Processing HDR fused image



I realize this is a darktable topic, but on the subject of haze I’ve added a G’MIC filter to make the brightness even across an image. That can make it easier to work with contrast afterwards - it’s like a partial de-haze. If you have G’MIC it’s under testing -> garagecoder -> “normalize brightness”.

The premise is simple: apply a local area tone curve to push the local average towards the image average (or a desired average). No doubt there are many better algorithms out there but at least it’s reasonably fast.

The above is from your last jpg posted, default settings.


@garagecoder, what do you think about your “Tone enhance” filter to dehaze? I think it is also a nice dehaze filter.


Yes, I’ve noticed “tone enhance” can be used that way - although probably more for the detail/sharpening part. Getting the brightness correct with it can be tricky and I suppose not a lot different from manual tone curves. It makes use of bilateral filter which can be a bit slow, not that I think it’s a bad filter :slight_smile:

One advantage of the above is it could be easily implemented in other image software that has a guassian type blur - not that I expect it to be any better than what’s already available! It’s just an experiment made in a few minutes before work :wink:


@garagecoder, your new filter is very useful as it is. Thank you. This filter can also be used for color correction with rgb, lrgb, cmy and cmyk. (as with retinex-filter) I tested this. Sometimes with great results. In some cases it deals even with colored haze. It depends on the right color space, also a bigger area is sometimes needed. But I understand you didn’t ad this functionality, because it is not straightforward and gives, with the wrong color space, very bad results. But maybe it is an idea to play with for other (new) filters? I see you did already something with balancing in your other nice new filter “Auto balance”. Also thanks for this filter. :slight_smile:


The calculation is:

X represents the set of input image pixels, N the new output
L is the Lehmer mean of the image (p is used to adjust brightness, default 0 i.e. harmonic mean)
G is a gaussian kernel centred around each pixel
A is the resulting per pixel map used to apply the tone curve (i.e. the final step N)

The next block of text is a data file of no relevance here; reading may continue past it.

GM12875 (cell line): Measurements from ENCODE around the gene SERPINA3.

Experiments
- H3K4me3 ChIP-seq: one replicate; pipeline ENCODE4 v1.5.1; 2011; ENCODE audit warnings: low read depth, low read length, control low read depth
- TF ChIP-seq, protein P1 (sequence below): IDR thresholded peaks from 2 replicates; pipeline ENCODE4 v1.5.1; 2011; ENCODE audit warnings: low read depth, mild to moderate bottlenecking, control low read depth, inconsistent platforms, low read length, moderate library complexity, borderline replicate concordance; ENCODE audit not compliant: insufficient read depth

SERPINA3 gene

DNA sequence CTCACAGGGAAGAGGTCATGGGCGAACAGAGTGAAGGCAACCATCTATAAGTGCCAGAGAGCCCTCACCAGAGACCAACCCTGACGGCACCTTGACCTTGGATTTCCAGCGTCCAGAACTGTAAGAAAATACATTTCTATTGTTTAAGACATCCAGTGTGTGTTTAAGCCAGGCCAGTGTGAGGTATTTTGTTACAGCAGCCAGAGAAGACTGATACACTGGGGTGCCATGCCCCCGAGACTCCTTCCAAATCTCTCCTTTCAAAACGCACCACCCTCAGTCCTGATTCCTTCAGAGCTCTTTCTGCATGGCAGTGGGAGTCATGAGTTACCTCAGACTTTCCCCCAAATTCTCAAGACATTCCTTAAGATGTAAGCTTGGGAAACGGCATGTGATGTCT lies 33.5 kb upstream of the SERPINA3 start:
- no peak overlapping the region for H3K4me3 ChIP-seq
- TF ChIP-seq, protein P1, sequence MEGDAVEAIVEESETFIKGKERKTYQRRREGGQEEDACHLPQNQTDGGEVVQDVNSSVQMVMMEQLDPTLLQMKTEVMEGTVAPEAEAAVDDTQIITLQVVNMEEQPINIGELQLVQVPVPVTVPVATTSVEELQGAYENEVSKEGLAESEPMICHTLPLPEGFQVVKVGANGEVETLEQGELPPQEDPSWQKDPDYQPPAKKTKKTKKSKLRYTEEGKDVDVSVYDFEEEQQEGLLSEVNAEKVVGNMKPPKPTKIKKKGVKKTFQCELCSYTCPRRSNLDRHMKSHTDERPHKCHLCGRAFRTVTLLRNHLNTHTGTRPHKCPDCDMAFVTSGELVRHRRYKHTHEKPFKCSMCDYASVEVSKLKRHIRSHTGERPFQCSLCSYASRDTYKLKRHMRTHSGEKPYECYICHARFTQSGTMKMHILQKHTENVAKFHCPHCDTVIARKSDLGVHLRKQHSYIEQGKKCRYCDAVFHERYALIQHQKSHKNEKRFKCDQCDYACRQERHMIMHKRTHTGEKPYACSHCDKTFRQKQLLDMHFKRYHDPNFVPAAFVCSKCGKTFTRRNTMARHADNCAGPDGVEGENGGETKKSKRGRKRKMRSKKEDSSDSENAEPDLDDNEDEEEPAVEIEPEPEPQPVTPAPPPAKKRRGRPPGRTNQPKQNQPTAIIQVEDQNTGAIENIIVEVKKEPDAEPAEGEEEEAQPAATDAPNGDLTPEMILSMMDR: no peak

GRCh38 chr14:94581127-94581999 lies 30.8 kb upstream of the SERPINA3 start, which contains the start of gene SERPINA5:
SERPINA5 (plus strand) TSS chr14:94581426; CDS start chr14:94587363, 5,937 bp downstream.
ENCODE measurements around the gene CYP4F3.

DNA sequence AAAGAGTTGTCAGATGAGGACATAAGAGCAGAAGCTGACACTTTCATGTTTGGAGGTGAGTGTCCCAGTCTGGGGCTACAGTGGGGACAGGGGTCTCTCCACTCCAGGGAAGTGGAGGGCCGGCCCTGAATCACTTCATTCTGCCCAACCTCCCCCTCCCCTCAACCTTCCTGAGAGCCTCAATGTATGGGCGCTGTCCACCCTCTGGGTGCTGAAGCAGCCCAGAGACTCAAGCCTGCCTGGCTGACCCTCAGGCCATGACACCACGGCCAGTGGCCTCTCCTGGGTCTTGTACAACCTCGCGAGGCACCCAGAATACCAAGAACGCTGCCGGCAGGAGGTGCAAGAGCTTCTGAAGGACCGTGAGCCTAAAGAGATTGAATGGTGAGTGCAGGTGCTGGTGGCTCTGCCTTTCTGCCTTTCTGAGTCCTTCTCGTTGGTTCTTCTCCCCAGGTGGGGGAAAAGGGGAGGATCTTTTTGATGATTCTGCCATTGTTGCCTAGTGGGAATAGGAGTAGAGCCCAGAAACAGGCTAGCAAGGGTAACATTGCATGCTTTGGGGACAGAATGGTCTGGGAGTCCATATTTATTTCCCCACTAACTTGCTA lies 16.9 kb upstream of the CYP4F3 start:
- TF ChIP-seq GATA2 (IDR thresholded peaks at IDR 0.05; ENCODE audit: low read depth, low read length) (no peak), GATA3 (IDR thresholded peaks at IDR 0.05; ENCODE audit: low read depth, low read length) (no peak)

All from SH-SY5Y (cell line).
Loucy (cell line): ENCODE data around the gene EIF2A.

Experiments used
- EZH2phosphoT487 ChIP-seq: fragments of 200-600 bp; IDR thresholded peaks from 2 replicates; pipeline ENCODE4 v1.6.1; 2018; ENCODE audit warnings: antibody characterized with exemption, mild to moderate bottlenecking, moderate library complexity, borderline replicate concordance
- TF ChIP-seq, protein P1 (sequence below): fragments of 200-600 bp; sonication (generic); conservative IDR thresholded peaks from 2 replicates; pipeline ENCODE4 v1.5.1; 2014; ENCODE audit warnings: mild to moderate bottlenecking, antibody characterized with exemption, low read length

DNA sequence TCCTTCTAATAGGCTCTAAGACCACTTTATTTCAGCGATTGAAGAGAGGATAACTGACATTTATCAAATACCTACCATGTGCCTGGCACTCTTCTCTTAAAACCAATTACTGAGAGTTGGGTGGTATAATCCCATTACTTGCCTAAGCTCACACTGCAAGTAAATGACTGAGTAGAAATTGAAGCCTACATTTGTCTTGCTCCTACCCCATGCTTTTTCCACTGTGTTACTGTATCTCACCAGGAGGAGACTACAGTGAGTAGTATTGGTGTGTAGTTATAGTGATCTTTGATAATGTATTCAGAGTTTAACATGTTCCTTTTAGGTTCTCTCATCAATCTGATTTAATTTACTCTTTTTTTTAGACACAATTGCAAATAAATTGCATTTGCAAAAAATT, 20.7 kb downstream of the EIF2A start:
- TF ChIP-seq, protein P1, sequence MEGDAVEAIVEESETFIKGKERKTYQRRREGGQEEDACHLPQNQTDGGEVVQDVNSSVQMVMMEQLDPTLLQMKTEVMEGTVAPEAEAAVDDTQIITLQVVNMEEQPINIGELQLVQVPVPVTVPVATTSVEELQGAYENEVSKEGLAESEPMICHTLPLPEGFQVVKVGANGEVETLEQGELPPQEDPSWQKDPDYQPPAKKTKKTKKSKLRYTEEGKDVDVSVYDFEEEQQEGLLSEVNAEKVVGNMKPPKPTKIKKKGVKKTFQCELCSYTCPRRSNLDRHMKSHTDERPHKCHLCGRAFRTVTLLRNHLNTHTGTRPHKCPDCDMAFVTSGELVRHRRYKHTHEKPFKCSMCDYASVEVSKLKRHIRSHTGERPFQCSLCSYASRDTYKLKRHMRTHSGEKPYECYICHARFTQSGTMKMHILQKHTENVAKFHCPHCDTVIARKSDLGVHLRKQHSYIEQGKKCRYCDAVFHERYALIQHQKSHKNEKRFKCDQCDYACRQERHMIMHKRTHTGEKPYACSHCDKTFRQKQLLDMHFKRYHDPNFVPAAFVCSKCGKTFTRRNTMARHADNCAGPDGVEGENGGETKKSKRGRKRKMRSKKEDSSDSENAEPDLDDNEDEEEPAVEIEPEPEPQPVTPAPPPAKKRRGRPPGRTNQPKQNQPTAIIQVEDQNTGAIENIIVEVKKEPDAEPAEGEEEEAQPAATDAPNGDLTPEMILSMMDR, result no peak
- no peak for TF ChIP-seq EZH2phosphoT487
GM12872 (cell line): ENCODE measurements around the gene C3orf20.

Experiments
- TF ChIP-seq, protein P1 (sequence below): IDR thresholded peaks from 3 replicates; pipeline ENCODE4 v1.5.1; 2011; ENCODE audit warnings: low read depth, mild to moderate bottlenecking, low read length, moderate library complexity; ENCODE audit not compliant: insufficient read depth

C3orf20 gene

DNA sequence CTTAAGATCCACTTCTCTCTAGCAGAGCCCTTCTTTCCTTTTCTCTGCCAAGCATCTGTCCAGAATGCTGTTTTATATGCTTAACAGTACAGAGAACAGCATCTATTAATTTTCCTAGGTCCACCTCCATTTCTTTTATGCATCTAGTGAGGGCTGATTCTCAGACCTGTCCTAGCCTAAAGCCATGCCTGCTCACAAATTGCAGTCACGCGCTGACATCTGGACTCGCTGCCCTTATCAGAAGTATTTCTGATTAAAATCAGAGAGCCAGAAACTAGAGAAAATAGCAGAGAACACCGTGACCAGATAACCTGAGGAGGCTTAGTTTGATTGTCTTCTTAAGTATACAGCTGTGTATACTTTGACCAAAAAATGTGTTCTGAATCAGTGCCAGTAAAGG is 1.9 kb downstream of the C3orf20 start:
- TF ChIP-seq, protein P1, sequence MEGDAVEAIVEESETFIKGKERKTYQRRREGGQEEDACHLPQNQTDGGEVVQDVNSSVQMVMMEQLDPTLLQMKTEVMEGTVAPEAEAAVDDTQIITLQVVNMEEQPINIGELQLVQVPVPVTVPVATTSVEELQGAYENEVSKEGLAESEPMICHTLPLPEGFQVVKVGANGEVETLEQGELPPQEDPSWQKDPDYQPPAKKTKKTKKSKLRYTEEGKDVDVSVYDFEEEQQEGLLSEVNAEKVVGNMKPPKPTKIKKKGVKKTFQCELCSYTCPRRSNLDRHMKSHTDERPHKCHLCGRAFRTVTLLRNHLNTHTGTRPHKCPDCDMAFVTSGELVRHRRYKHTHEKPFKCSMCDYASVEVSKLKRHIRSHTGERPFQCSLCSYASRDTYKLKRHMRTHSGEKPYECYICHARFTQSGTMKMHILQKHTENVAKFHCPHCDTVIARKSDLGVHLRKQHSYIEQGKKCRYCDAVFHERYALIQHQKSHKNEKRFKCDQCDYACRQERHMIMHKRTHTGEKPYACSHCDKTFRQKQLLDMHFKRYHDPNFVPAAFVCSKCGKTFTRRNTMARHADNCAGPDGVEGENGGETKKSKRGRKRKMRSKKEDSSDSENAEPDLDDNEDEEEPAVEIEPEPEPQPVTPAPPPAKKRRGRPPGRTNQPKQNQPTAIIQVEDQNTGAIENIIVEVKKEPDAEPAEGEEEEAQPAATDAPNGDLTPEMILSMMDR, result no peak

The input range is assumed to be 0 < i < 1 because of division by zero (I just add a small value) and if normalizing at the end it doesn’t matter too much.

Not the best explanation I know but perhaps it’s of use to somebody!

Edit: yikes, forgot to actually use the h term… updated

(Kane Davis) #26

Hi there, these are my tried and true steps for HDR Darktable, after combining the CR2 RAW images into DNG.
I am primarily processing Real Estate images, and have found HDR to be too cartoony, until I developed these steps IN THIS SPECIFIC ORDER. Now they pop.

Kane’s Darktable HDR Workflow

  • First go to original, start there to remove all automatic modules
  • Apply Chromatic Aberrations
  • Set White Balance (using spot) if you can, otherwise do later
  • Set Base Curve to Canon EOS preset or Canon EOS like alternative (thats specific to me)
  • Raise Exposure, likely lower darkness. Will need to readjust later
  • Global Tonemap – play with sliders to lighten, raise detail to 90-100%
    • May add another instance and use uniform softlight blend, reduce opacity for color
  • Local Contrast – play with detail slider and contrast (also try opaque softlight)
  • Tone Curve – raise middle a tad, reduce clipping on right
    • also separate instance – increase green (drop “a”), increase blue sky (drop “b”)
  • Shadows and Highlights, mostly default, check radius, compression, check gaussian vs. bilateral
  • Highpass and Lowpass, I have presets, usually uniform softlight, adjust sliders, opacity if needed
    • Lowpass saturation is set to zero
  • Now fine tune, etc., crop, velvia, graduated density for sky, etc.


The order really shouldn’t matter. That being said, do you have some example? I am always curious to see the actual results. :slight_smile: